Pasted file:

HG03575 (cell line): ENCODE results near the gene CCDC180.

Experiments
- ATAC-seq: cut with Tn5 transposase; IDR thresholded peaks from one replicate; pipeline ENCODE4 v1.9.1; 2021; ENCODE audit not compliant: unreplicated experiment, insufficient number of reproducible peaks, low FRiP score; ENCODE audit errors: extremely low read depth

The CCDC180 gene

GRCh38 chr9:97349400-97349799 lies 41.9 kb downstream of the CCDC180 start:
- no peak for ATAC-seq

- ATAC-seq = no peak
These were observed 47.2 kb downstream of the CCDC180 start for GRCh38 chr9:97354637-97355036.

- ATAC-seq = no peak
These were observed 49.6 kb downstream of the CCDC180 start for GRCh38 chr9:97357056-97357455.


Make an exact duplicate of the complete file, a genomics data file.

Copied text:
HG03575 (cell line): ENCODE results near the gene CCDC180.

Experiments
- ATAC-seq: cut with Tn5 transposase; IDR thresholded peaks from one replicate; pipeline ENCODE4 v1.9.1; 2021; ENCODE audit not compliant: unreplicated experiment, insufficient number of reproducible peaks, low FRiP score; ENCODE audit errors: extremely low read depth

The CCDC180 gene

GRCh38 chr9:97349400-97349799 lies 41.9 kb downstream of the CCDC180 start:
- no peak for ATAC-seq

- ATAC-seq = no peak
These were observed 47.2 kb downstream of the CCDC180 start for GRCh38 chr9:97354637-97355036.

- ATAC-seq = no peak
These were observed 49.6 kb downstream of the CCDC180 start for GRCh38 chr9:97357056-97357455.